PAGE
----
A DELAYED LAUNCH The launch of the SpaceX Falcon 9 rocket scheduled for today (Monday) from California’s Vandenberg Air Force Base has been postponed over bad weather. 

o   The forecast is calling for rain for most of the week, pushing the launch date back to January 14th at the earliest, industry sources confirm. 

o   The delay was also confirmed on Twitter by Iridium Communications, a SpaceX customer that is sending 10 satellites into orbit aboard the Falcon 9. 

o   The upcoming flight is the first for the Falcon 9 since an explosion last September destroyed the rocket and its payload on the launch pad at Cape Canaveral. 

o   The private commercial space company announced the findings last week of its investigation into the explosion. It blamed buckles in the tank that contained liquid helium for the explosion.


A SUBWAY TRADITION Subway riders in New York City and other places around the world got an eyeful when their fellow transit users stripped down to their underwear. 

o   The annual No Pants Subway Ride took place on Sunday. 

o   The event is organized by the Improv Everywhere comedy collective. It started in 2002 in New York with seven participants. 

Organizers say pants-less subway rides were scheduled to take place this year in dozens of cities around the world. Philadelphia's version is sponsored by a laundry delivery service. 

o   Participants are told to get on trains and act as they normally would and are given an assigned point to take off their pants. They're asked to keep a straight face and respond matter-of-factly to anyone who asks them if they're cold.


DON’T GO TO GAMBIA The United States warned its citizens against visiting the tourist destination of Gambia on Saturday, and told those already there to consider leaving, citing the risk of unrest as President Yahya Jammeh digs in despite losing an election. 

o   "The U.S. Department of State warns U.S. citizens against travel to The Gambia because of the potential for civil unrest and violence in the near future," the statement on its website said. It said the supreme court hearing on Jan. 10 of Jammeh's challenge to the result that elected his rival Adama Barrow was a potential flashpoint for violence.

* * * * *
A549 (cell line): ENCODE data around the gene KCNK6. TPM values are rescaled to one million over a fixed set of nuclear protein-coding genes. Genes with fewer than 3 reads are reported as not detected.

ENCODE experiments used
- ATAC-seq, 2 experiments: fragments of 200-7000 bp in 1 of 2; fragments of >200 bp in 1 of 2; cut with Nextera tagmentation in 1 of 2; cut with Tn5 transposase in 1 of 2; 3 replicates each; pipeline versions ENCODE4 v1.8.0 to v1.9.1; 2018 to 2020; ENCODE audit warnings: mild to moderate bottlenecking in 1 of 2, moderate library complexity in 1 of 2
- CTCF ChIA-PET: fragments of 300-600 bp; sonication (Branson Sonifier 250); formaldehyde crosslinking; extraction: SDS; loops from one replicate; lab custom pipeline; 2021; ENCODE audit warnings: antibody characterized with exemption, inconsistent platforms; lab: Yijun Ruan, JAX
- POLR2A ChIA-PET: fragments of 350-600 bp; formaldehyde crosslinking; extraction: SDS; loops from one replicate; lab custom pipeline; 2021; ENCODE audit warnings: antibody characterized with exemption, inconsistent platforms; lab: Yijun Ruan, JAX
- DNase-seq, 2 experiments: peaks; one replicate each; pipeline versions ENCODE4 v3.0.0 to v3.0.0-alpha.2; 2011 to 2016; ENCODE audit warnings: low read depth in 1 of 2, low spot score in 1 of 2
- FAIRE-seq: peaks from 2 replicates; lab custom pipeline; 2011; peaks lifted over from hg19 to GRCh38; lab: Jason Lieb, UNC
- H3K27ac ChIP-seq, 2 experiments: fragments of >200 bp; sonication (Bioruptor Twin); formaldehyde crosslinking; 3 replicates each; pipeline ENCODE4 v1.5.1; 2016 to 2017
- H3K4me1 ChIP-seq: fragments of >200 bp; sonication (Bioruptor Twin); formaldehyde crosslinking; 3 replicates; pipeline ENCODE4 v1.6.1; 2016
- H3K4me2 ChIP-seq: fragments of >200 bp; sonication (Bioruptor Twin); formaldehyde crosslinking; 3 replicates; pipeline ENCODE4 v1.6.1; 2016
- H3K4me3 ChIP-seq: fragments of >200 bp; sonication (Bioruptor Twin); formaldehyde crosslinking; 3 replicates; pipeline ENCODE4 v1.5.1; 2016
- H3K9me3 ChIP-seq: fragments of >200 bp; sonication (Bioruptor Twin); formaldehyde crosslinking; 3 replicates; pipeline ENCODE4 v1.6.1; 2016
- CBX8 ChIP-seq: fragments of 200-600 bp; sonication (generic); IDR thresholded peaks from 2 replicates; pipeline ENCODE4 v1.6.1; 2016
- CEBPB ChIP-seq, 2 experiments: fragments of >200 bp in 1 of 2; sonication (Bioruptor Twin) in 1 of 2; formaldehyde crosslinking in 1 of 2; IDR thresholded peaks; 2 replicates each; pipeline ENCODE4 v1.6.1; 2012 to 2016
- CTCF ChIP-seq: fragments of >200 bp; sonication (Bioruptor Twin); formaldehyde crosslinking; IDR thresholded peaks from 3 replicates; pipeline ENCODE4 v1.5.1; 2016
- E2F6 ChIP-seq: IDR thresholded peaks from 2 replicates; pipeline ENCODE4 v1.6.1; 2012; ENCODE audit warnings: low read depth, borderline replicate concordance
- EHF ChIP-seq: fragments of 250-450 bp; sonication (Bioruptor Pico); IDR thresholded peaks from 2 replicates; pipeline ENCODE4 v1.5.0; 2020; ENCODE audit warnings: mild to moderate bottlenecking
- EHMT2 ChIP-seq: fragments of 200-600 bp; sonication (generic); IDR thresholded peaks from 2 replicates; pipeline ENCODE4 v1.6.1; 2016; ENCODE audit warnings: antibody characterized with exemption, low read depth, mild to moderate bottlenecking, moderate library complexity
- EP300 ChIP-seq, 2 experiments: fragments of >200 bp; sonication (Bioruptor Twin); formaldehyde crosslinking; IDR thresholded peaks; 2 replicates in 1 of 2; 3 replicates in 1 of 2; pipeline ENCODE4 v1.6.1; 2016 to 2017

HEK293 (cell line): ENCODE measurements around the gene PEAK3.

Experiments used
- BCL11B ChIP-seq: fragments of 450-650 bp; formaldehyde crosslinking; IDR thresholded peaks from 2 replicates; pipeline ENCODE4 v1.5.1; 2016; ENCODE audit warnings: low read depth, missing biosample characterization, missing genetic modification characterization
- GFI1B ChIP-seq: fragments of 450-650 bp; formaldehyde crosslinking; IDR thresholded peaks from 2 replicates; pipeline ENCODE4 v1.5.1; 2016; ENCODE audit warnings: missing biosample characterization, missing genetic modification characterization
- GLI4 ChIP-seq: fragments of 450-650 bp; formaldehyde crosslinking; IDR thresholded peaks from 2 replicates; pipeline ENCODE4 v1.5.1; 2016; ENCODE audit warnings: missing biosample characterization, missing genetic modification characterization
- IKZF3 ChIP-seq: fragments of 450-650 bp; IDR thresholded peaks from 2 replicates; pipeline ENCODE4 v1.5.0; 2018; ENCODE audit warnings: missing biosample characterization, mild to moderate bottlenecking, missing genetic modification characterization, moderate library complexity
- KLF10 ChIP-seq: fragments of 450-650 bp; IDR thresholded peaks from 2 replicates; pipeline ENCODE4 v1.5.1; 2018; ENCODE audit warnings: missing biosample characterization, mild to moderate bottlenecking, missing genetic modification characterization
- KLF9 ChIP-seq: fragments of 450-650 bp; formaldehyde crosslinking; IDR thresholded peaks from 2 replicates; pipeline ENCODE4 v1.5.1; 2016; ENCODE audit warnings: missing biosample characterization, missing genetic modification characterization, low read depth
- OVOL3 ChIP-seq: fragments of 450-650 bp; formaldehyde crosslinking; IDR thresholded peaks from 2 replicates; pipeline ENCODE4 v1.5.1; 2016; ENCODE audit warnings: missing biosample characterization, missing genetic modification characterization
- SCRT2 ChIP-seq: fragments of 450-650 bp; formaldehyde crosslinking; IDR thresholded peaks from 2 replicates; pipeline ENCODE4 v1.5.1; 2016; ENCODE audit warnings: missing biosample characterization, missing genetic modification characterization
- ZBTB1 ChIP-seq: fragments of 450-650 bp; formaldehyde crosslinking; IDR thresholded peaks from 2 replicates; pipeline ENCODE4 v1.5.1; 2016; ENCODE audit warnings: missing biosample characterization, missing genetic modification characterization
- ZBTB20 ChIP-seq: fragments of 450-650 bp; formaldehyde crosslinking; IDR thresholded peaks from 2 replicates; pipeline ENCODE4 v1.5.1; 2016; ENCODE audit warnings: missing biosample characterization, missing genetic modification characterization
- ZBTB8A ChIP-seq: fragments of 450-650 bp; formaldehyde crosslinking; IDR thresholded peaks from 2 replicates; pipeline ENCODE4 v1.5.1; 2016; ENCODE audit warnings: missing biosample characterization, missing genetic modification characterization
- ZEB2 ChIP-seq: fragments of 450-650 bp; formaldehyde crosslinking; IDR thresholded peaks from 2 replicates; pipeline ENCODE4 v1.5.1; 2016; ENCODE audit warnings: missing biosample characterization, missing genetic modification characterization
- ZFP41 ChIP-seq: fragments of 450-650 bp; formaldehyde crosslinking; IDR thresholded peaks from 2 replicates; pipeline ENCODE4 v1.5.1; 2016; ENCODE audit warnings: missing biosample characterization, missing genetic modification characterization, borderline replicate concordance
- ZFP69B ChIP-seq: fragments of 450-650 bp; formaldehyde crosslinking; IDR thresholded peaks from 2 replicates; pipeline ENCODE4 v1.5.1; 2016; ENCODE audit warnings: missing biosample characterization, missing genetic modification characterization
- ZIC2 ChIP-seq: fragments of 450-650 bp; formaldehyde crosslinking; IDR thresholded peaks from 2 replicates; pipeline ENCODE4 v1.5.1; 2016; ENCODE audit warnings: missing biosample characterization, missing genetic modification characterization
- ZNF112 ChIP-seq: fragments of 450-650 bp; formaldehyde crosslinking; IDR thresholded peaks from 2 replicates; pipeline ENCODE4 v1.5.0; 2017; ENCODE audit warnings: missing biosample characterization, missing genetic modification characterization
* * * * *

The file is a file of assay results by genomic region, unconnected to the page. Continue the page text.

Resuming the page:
o   "U.S. citizens should consider departing on commercial flights and other transportation," the statement said.


SOME MEAN FOLKS Thieves broke into cars at four fire stations in Georgia overnight as authorities worked to fight an early-morning fire. 

o   Gwinnett County firefighters did not discover the break-ins until they returned from the call around 7 a.m. Sunday. A firefighter told that a crew returned to the station in Norcross to find police filling the parking lot. 

o   A gun was stolen from the truck of one victim, who had parked at the Norcross station. 

o   A Gwinnett County Fire spokesman said the thieves broke into cars and stole items from fire stations 5, 31, 15 and 23. 

o   "We're encouraging crews to keep a vigilant watch on their parking lot, all hours of the night and day," fire spokesman Tommy Rutledge said. "We've asked police departments in our jurisdictions to step up patrols in our parking lot, and it was again that very extra patrol, that thwarted a vehicle break-in at this fire station." 

o   Rutledge said last Monday, thieves targeted stations 9 and 21, in Lawrenceville and Suwannee. He said the thieves stole at least one gun from the previous incident. 


Solutions for a Better America for Monday, 1-9-2017 


COUNTDOWN TO INAGURATION 11 DAYS on Friday, January 20th.









STARTING THE LIBERAL ATTACK Liberals are already beginning to target Republican Sens. Jeff Flake (Ariz.) and Dean Heller (Nev.) with attack ads as Democrats look to soften up their only two realistic targets ahead of a difficult 2018 Senate map. 

o   Two groups, Progressive Change Campaign Committee (PCCC) and Allied Progress, have launched TV ads in the senators’ home states that aim to tie the two GOP senators to President-elect Donald Trump’s Cabinet and White House staff picks.

o   Democrats are starting GOP attacks early in a cycle where they’re mostly playing defense and trying to block Republicans from flipping enough seats to achieve a 60-seat, filibuster-proof Senate majority. Republicans are defending just eight seats in 2018, while Democrats are defending 23 seats, plus another two held by independent allies. 

o   About a week after Stephen Bannon was named chief White House strategist in Trump’s administration, PCCC launched an ad on Thanksgiving pressuring Flake to call on the former Breitbart News executive to be fired. The ad, which was extended, ran in Washington, D.C., Phoenix and Tucson.


CONFIRMING THE CABINET The Republican-controlled Senate, brushing aside concerns from Democrats and a government-ethics watchdog, is moving quickly this week to help install Trump administration officials, scheduling multiple confirmation hearings on a single day on which the chamber also will begin voting on a step toward repealing much of the Affordable Care Act. 

o   Republicans have set at least nine confirmation hearings for the week, starting on Tuesday with one for Sen. Jeff Sessions (R., Ala.), whom Mr. Trump nominated to lead the Justice Department.